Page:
In the first episode of Kill la Kill we find out that Ryuko Matoi has been traveling from school to school looking for her father’s killer. Her only clue being the scissor blade that she carries in a case. She is looking for the other half of the blade that the killer had. When she arrives at Honnouji Academy the blade is recognized by Satsuki Kiryuin so Ryuko knows she is hot on the trail of the killer.
In Japanese history and entertainment stories of avenging the death of a family member, usually a father, comes up again and again. The structure of such tales is a simple one. A family member is killed, usually killed in a fight, the killer leaves and a family member searches until they find the killer to challenge them to a duel. Variants exist, it may be a daughter in law who was killed and is being avenged by her mother in law as in one of the episodes of the TV series Baian the Assassin, which is available in a box set in the U.S. Or it may be the father avenging their child, any variant that a storyteller would come up with.
The most famous case of an actual vendetta, and the prototype for many later stories, is the tale of the Soga Brothers. Soga Gorō and Soga Jūrō were the sons of Kawazu Saburo Sukeyasu who had been murdered by his cousin Kudo Suketsune. The boys were small children when this happened and their mother eventually marred a man named Soga hence the family name of the brothers.
Years later, in 1193, the boys saw their opportunity and attacked and killed Kudo Suketsune while he was accompanying the Shogun Yoritomo on a hunting trip. Various tales have Suketsune either drunk or with a prostitute when he is killed, both could easily have been true. In the fight that followed Jūrō was killed and Gorō captured. The shogun was impressed with the bravery of the two young men and wanted to pardon Gorō but Suketsune’s son insisted on an execution so Gorō was killed. There are many variants of this tale which was first written down around 1266, before then it had been told by performers as entertainment for the listeners. There are also songs, Nō plays, illustrated books, bunraku puppet plays and of course kabuki. Some of these tellings played fast and loose with the tale to better entertain the audience who would know the original tale and liked new twists on an old plot.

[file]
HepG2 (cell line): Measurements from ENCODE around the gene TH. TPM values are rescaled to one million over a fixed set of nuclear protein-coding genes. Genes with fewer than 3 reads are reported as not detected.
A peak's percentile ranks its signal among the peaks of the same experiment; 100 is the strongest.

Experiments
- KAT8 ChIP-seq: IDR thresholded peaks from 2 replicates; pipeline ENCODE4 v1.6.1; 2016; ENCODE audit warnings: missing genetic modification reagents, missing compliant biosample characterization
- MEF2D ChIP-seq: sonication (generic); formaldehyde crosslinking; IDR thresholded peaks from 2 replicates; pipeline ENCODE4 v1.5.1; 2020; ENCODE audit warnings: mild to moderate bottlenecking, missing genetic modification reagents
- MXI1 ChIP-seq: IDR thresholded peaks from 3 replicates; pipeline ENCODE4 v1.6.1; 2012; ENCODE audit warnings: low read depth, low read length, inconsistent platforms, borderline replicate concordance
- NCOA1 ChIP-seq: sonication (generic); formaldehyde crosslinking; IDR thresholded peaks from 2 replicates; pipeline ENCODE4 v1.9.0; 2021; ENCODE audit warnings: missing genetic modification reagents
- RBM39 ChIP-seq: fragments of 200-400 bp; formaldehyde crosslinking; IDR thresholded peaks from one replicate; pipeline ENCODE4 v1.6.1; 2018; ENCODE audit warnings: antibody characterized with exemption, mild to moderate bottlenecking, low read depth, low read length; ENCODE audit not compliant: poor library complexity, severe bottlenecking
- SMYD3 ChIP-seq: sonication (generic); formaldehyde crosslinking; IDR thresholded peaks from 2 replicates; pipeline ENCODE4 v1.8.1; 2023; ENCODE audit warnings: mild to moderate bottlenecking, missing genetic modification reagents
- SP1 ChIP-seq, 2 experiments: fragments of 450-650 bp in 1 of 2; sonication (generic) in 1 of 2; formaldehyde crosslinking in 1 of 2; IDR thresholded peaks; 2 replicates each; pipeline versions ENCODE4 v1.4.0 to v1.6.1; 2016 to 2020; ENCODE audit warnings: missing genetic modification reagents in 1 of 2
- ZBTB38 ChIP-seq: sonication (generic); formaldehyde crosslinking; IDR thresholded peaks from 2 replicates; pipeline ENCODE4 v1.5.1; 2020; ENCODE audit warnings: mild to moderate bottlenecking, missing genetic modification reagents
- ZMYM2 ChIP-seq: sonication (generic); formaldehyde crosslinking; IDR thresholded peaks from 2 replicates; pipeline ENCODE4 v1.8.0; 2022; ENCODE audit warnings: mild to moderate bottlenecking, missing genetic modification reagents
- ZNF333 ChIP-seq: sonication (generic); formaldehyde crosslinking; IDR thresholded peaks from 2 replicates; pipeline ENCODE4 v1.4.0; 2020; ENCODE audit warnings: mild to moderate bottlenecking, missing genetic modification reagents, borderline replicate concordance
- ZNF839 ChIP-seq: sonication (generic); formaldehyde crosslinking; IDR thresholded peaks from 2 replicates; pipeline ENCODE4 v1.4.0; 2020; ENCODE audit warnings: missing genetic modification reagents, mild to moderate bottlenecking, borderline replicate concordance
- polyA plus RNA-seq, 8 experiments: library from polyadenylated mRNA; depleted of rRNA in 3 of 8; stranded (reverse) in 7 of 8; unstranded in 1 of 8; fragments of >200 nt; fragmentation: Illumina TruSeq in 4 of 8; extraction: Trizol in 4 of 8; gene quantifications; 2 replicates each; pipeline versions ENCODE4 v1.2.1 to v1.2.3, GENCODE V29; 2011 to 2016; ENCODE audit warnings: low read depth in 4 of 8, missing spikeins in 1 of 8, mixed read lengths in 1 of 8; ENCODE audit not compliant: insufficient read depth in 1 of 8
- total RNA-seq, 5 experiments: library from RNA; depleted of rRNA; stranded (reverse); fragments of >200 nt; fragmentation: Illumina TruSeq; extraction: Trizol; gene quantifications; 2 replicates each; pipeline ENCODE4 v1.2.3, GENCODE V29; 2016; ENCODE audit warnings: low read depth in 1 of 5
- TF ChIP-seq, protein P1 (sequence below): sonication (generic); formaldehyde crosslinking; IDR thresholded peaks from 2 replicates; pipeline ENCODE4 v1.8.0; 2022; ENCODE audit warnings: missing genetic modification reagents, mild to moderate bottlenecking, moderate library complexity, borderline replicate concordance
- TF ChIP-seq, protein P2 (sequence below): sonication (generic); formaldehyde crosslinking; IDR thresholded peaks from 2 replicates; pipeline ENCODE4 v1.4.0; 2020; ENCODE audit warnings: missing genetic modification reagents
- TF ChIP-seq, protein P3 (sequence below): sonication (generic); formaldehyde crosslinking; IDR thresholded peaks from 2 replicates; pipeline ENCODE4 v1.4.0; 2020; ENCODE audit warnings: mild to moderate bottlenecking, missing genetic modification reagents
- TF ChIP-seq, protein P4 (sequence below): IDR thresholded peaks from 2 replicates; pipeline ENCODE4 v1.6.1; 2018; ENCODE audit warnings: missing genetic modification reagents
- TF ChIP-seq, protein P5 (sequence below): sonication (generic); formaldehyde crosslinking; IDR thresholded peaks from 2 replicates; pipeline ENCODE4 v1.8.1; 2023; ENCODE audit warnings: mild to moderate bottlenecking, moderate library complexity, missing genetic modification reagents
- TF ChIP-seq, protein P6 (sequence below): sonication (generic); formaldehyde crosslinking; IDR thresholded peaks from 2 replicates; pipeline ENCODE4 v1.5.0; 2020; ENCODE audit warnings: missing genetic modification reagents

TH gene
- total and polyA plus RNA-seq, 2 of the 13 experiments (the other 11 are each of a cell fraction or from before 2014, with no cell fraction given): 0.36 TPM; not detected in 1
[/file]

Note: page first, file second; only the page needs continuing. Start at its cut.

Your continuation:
One of the kabuki plays that was very loose with the tale is Sukeroku where the dashing dandy title character is causing all sorts of ruckus on the street in order to start fights so he can see the blades that others are carrying, in this case he is looking for his father’s sword that was stolen by the killer. The play is done with great dialogue and lots of humor and continues to be a favorite of audiences since it was first performed in 1713.
Speaking of kabuki stories, one of the classic movies from Japan which is available in the U.S. that deals with vengeance is Revenge of a Kabuki Actor in which an actor has years later found the murderer of his parents. Whether it be samurai, gangsters, or—as in the case of Ryuko—students, the vendetta trope has a long history in Japanese storytelling.
Kill la Kill is available to stream with English and Spanish subs in the United States, Canada, Mexico, Brazil, Columbia, and Argentina